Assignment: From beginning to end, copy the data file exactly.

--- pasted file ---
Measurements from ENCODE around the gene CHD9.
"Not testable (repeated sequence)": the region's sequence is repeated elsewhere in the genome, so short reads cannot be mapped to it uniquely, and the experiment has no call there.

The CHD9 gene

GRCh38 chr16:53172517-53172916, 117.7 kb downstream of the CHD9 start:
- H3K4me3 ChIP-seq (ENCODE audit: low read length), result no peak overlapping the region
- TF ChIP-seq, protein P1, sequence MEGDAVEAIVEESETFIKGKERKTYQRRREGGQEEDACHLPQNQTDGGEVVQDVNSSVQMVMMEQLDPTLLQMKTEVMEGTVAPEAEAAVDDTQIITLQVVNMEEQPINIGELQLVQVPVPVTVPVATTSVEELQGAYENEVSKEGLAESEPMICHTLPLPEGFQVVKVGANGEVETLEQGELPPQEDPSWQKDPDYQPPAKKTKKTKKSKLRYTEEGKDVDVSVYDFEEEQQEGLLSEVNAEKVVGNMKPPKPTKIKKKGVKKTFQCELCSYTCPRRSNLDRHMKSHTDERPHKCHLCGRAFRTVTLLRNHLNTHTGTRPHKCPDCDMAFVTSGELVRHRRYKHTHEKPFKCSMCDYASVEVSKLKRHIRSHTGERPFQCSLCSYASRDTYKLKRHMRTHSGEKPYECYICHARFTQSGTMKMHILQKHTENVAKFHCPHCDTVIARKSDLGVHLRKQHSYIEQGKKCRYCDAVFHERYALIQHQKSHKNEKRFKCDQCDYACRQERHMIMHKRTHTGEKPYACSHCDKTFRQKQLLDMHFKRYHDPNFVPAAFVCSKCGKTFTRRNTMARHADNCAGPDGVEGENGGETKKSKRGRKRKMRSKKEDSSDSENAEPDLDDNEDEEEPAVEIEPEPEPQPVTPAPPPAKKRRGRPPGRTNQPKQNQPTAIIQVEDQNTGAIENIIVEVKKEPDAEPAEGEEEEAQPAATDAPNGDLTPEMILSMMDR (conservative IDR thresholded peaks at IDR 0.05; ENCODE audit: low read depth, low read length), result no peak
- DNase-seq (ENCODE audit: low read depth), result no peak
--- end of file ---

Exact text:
Measurements from ENCODE around the gene CHD9.
"Not testable (repeated sequence)": the region's sequence is repeated elsewhere in the genome, so short reads cannot be mapped to it uniquely, and the experiment has no call there.

The CHD9 gene

GRCh38 chr16:53172517-53172916, 117.7 kb downstream of the CHD9 start:
- H3K4me3 ChIP-seq (ENCODE audit: low read length), result no peak overlapping the region
- TF ChIP-seq, protein P1, sequence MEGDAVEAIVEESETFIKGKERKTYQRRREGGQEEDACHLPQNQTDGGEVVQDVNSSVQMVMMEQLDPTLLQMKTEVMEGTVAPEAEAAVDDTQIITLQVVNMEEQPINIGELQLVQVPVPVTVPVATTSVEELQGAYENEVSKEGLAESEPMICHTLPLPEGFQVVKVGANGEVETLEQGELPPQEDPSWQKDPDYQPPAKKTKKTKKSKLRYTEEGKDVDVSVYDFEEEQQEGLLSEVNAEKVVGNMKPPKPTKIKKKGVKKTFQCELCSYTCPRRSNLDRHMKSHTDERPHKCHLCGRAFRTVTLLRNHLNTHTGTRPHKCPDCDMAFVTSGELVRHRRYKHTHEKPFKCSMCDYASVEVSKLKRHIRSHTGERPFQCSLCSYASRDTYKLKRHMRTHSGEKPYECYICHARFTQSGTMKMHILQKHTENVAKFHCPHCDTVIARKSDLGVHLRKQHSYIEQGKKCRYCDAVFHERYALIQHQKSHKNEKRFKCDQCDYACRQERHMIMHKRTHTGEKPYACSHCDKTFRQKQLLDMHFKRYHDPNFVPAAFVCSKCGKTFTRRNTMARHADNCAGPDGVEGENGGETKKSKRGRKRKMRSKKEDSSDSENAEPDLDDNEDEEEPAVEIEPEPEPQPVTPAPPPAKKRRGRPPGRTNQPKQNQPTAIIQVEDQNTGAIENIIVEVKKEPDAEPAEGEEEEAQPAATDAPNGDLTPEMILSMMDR (conservative IDR thresholded peaks at IDR 0.05; ENCODE audit: low read depth, low read length), result no peak
- DNase-seq (ENCODE audit: low read depth), result no peak